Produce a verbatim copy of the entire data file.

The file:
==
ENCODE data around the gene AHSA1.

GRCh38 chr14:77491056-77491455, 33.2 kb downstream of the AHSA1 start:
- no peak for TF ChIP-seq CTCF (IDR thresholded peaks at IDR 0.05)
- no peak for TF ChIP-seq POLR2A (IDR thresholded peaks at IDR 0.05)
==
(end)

ENCODE data around the gene AHSA1.

GRCh38 chr14:77491056-77491455, 33.2 kb downstream of the AHSA1 start:
- no peak for TF ChIP-seq CTCF (IDR thresholded peaks at IDR 0.05)
- no peak for TF ChIP-seq POLR2A (IDR thresholded peaks at IDR 0.05)